Glyphosate is a Dangerous Herbicide

Glyphosate Injury by Arkansas Rice

Planning your garden for the spring? Planning to use herbicides to kill weeds in your garden? If you are considering any chemical for your garden, think twice about it and think hard about the safety. If you think that any ”Pesticide is safe” that is sold in the stores, think again. More and more evidence seems to say that this is a myth.  See here.

Weed by dan mogford

They newest scientific evidence coming out is that one of the most extensively used herbicides in the history of agriculture, glyphosate, is dangerous. This “systemic herbicide can have extensive unintended effects on nutruient efficiency and disease severity, thereby threatening its agricultural sustainability.”  See here.

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Companion Planting or Underplanting

companion planting at Heligan, Cornwall by RoseBridger

As the snow sits on the lawn, TheGardenLady is sure that her readers are dreaming of the day the bulbs start pushing up their leaves.  This is a sure sign that the flowers will soon open signaling spring. This spring I am looking forward to hyacinths and tulips and other bulbs, because last fall I planted so many more bulbs.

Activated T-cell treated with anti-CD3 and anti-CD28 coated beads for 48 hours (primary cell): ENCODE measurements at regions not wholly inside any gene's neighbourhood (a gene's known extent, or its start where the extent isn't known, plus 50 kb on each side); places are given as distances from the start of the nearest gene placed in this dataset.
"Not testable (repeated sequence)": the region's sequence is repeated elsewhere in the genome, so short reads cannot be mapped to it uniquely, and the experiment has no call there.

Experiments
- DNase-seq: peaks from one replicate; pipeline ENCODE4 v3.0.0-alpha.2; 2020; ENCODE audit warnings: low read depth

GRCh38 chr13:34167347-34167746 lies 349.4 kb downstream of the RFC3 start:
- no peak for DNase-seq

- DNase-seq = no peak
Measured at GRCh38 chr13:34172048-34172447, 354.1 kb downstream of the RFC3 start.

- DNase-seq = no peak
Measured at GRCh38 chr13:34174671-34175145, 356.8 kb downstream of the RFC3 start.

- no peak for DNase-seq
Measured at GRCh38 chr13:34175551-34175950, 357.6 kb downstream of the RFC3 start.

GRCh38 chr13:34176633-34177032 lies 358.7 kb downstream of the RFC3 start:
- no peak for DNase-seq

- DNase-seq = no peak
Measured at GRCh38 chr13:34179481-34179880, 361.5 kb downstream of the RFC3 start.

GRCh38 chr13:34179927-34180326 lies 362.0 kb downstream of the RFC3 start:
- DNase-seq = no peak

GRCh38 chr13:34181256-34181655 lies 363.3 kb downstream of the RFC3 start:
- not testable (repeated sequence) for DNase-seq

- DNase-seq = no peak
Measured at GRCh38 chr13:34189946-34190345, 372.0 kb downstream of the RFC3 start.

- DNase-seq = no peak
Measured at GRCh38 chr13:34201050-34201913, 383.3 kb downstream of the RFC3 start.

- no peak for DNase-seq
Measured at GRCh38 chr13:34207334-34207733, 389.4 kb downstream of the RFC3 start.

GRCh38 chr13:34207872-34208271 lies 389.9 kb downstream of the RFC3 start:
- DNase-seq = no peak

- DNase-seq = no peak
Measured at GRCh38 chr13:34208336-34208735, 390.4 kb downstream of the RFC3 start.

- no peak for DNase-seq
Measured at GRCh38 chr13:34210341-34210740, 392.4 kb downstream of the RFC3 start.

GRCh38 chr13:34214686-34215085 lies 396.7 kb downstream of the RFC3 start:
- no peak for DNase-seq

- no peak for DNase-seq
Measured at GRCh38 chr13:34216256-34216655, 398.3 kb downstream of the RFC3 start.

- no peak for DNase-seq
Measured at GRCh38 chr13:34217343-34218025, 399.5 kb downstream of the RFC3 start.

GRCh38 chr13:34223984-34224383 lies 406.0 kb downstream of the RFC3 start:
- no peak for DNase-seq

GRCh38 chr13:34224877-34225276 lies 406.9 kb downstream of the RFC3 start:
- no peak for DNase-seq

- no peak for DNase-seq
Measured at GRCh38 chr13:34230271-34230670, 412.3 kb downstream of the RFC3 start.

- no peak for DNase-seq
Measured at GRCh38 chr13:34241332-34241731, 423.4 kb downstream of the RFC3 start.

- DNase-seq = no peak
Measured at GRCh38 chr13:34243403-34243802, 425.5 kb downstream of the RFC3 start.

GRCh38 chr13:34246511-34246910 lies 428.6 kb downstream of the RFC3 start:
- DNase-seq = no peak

One of the concerns when planting bulbs is the leaves after the flowers have died. We now know that it is important to NEVER cut the leaves after flowering so that the bulb will get the nutrition needed for next year’s flowering. And we now know that we should not tie the leaves in a bundle- a method that was used to make the leaves more controlled looking after bloom time. So what should one do with the unsightly leaves until they completely die back later in the season?

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Gardening Catalogs

Torture by Sun Dogs & Daylilies

It is that time of year when garden catalogs start coming in the mail. I think gardeners have a problem; at least this gardener does. There are so many plants that I lust to own that I can’t read a seed catalog or go to a plant nursery and not find another plant that I want to add to my garden. So in spite of all the plants in my garden, I am definitely ordering more from some of the catalogs I have received. And some of the catalogs are giving half off the price of the order as an added allure.

But now the problem is where can I find space to plant.  Most flowering plants want sun. But I have a lot of trees. My dream is to get rid of as much lawn as possible and just fill the yard with flowers. But then I have deer… and rabbits…. Oh well, one has to dream and add to the garden.

If you are not receiving any catalogs, you can always go on line. But if you like to receive catalogs in your mailbox like I do, so that you can go over and over the items at leisure, there are many free catalogs that you can order and have mailed to you. Just remember to share your unwanted catalogs with friends and family when you have finished reading them.

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Amsonia: 2011 Perennial Plant of the Year

Arkansas Amsonia In Spring by deepintheforestcat